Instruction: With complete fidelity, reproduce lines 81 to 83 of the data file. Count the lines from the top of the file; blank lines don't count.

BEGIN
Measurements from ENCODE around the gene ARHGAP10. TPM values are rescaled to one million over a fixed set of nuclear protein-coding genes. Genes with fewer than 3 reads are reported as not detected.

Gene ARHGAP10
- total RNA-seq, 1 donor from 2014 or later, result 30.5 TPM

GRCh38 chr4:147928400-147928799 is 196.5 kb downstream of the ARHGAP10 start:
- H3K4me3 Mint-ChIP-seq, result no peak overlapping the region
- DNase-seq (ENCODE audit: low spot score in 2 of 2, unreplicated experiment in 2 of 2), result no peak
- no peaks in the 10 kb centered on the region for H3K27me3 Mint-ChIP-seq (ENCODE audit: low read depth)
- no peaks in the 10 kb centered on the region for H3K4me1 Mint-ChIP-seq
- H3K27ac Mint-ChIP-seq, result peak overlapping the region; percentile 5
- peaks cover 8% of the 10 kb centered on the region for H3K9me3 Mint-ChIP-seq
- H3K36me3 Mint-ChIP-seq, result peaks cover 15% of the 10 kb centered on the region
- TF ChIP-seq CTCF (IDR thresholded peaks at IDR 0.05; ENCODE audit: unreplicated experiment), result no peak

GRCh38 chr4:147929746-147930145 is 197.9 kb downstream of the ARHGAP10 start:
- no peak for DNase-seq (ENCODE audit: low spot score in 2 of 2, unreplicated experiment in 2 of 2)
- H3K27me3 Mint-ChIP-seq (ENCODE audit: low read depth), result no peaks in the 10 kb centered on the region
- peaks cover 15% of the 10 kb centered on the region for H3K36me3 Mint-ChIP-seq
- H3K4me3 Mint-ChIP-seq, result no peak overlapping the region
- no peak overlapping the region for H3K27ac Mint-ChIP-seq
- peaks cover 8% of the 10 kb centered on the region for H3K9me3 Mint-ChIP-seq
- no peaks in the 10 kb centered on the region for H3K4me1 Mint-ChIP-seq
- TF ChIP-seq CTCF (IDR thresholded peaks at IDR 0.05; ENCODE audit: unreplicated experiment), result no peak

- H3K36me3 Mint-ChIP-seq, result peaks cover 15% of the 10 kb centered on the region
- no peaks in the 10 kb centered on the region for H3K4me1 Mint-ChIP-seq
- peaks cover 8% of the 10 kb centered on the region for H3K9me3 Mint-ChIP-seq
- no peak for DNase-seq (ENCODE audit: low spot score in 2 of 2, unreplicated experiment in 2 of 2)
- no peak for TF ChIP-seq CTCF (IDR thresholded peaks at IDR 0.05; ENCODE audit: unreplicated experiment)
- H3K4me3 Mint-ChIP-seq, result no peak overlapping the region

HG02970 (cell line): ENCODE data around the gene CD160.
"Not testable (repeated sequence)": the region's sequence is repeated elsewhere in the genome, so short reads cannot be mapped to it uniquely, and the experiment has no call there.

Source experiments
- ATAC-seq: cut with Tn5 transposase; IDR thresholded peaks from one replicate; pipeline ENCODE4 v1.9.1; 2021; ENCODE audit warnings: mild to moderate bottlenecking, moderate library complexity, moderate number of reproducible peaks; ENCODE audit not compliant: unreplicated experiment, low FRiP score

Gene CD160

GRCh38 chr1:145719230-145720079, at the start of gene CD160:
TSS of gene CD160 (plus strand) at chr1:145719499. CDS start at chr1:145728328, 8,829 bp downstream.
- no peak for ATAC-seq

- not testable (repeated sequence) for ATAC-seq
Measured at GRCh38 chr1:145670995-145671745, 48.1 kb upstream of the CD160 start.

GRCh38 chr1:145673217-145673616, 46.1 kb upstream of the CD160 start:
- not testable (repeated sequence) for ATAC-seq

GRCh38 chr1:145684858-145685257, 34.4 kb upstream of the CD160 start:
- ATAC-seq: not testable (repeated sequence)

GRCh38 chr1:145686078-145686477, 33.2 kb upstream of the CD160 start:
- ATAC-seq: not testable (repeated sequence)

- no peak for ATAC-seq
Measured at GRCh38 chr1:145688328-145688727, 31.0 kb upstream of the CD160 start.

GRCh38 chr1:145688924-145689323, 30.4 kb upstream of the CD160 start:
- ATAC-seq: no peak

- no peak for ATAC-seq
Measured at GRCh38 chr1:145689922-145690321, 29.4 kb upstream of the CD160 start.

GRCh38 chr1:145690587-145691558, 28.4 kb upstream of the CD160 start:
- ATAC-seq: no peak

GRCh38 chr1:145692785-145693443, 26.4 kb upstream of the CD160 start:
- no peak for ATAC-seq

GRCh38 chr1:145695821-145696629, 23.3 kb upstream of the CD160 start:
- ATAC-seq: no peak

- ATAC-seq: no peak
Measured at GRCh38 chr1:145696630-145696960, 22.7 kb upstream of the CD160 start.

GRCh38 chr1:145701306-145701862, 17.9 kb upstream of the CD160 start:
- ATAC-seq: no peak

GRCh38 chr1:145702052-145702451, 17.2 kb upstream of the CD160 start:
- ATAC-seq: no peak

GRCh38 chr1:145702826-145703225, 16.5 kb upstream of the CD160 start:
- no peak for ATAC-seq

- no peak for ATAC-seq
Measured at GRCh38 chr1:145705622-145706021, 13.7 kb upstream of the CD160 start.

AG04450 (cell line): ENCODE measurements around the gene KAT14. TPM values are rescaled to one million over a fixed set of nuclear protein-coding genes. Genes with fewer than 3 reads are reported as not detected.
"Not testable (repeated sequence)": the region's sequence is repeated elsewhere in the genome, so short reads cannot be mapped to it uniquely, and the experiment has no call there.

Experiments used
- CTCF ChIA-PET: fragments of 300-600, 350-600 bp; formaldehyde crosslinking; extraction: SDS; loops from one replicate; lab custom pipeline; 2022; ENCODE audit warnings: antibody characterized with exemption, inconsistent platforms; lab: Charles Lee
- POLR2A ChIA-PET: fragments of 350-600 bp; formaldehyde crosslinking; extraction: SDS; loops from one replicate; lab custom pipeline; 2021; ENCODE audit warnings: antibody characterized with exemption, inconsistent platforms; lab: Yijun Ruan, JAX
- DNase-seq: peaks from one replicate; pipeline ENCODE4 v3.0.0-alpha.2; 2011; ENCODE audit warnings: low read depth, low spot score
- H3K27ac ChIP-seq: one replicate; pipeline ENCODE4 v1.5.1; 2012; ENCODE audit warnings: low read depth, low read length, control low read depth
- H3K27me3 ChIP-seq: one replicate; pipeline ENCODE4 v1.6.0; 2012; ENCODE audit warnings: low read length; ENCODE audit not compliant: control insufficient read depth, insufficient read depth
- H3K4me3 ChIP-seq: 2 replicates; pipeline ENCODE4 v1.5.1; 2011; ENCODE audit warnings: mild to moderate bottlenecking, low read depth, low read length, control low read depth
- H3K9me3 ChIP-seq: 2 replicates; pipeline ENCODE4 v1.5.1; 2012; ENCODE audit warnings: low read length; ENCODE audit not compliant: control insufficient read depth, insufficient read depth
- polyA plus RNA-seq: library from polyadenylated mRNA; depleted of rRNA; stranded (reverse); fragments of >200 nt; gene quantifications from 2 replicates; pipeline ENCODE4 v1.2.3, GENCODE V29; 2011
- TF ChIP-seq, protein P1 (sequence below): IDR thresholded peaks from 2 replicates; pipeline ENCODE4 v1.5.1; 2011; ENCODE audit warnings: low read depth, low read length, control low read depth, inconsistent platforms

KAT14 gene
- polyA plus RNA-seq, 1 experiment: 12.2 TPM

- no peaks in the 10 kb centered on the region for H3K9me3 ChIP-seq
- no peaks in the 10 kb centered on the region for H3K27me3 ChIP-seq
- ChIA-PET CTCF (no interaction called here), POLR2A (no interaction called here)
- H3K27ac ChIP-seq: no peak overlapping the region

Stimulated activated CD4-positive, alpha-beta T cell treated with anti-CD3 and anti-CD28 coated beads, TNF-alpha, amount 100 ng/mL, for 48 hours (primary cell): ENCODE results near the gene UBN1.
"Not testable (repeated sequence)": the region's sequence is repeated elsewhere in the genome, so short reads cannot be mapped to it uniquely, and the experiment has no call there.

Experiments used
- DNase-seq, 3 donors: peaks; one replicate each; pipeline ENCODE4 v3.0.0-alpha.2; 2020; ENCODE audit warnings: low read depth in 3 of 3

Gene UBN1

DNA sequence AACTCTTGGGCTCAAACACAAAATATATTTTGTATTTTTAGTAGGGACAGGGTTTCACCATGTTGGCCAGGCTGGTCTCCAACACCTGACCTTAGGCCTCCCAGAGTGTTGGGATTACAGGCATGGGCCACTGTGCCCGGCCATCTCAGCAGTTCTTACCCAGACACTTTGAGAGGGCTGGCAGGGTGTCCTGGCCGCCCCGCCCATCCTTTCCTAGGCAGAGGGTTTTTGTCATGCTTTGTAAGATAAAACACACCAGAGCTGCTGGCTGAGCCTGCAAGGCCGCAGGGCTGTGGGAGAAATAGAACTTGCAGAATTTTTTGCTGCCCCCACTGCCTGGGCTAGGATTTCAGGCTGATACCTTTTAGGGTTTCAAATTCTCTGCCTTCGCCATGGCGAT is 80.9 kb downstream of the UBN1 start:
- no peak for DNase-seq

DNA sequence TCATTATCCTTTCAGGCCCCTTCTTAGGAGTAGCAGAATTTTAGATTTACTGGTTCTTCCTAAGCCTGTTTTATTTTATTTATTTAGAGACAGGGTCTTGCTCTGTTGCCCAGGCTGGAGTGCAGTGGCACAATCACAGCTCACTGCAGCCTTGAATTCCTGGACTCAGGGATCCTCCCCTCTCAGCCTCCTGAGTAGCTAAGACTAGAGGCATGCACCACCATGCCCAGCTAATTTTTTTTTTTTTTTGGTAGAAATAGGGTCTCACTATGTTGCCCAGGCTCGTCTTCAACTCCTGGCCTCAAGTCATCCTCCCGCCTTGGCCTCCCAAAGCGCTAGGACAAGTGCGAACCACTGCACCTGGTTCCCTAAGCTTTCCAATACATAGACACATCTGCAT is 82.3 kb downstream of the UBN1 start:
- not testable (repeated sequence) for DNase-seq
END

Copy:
- no peaks in the 10 kb centered on the region for H3K27me3 ChIP-seq
- ChIA-PET CTCF (no interaction called here), POLR2A (no interaction called here)
- H3K27ac ChIP-seq: no peak overlapping the region